The rest of the book centres around theory, applications and algorithms for the common stochastic programming problems: the survey on various static stochastic programming models (Chapter 8); the presentation of results on the solution of the simple recourse problems (Chapter 9), on mathematical properties of two-stage stochastic programs and on selected techniques of their solution (Chapter 12); the comprehensive chapters on the convexity properties of probabilistic constrained problems (Chapter 10) and on experience in their numerical treatment (Chapter 11); discussion of the basic ideas about multistage stochastic programs (Chapter 13). Chapter 14, based mostly on the personal experience of the author, gives an insight into many interesting application areas. Distribution problems and various asymptotic results for random linear programs are the subject of Chapter 15.

For the most part, the chapters include material both on the theory and applications. There is a broad coverage of various solution techniques which are described and discussed without details about appropriate computer codes for implementing them. A fair number of examples is scattered throughout the text and the Exercises and Problems sections present an original selection.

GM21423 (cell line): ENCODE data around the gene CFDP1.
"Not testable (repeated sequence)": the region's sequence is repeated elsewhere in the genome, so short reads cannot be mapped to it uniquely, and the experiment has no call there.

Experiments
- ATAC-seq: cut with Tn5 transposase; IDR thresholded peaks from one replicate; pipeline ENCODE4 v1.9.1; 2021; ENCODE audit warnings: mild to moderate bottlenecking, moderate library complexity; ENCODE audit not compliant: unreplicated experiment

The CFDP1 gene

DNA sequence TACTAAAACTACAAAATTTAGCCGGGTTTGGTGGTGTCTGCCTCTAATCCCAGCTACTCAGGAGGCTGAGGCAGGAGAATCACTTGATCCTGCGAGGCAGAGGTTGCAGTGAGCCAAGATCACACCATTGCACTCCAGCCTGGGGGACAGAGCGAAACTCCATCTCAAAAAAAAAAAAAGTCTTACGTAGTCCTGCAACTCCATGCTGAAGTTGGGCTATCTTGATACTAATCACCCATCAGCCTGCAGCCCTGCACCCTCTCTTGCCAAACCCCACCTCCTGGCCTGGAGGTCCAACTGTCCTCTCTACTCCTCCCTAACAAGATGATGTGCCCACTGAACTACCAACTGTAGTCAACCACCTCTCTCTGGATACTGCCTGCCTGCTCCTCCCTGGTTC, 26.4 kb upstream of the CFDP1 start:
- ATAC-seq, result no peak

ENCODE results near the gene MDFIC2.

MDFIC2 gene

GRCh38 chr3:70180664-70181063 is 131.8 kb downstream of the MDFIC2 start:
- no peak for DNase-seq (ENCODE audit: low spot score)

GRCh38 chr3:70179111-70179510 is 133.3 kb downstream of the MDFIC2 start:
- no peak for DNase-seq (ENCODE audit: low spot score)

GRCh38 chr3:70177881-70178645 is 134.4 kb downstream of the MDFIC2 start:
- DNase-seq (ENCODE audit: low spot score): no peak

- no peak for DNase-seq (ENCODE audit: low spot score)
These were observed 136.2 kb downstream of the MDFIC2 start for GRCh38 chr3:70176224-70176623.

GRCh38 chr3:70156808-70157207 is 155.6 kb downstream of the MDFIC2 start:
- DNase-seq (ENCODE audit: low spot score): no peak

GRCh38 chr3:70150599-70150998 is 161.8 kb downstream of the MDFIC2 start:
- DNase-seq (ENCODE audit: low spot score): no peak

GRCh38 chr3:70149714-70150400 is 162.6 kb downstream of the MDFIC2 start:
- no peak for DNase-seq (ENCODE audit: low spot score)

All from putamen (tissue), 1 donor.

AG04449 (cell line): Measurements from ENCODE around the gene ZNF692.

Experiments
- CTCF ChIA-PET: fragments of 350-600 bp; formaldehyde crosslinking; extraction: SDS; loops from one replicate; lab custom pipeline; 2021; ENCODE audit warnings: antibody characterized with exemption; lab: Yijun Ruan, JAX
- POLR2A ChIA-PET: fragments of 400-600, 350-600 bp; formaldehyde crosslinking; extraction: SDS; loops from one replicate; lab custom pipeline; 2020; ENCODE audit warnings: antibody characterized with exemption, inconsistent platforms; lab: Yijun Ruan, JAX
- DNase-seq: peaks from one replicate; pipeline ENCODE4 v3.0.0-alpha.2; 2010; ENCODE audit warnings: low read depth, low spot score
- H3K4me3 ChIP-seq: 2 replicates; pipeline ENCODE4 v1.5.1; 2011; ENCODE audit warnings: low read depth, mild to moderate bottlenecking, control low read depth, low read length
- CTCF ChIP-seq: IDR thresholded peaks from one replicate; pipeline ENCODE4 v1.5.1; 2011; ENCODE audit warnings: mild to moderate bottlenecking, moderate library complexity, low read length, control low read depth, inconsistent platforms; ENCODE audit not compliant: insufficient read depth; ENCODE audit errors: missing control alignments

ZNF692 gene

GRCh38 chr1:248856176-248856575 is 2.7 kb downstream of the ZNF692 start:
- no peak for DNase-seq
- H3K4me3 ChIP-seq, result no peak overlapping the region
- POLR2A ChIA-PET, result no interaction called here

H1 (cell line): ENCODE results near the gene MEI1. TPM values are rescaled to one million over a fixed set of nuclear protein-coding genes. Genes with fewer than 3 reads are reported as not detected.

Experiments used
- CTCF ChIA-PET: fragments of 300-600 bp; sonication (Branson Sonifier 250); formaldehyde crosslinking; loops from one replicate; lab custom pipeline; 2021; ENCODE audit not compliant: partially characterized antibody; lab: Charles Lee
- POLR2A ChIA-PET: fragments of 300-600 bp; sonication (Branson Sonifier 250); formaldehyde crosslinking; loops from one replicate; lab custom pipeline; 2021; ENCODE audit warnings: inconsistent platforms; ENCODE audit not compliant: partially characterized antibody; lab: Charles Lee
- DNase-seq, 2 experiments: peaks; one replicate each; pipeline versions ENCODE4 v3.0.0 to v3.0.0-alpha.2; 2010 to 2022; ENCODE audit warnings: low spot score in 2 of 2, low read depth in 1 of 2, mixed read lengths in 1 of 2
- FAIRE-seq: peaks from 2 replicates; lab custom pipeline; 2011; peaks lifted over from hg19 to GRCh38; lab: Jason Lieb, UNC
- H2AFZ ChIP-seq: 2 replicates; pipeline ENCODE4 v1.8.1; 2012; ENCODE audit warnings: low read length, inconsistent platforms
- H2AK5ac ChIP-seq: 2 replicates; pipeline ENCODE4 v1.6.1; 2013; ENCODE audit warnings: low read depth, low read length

With the reference list of 538 entries it is clear that there has been a large amount of research activity in the field with a significant contribution of the author. The monograph provides by far the broadest discussion of stochastic programming currently available with new insights namely from the point of view of probability and statistics. It is partly written at the level of advanced research papers and is primarily intended both for researchers in operations research and for mathematicians and statisticians. The author recommends is also a textbook for advanced graduate and postgraduate students. Nevertheless, numerous described case studies and real life examples give a guarantee that the book will attract the attention of a broader group of researchers coming from economics, finance, engineering, etc.

The text requires that the reader is familiar with probability and statistics and with some mathematical programming. To make the book easily accessible for probabilists and statisticians, the first three chapters present an extensive introduction to the theory and algorithms for linear programming. Background material on log-concave and quasi- concave measures is included in Chapter 4 and an appendix summarizes properties of multivariate normal distributions.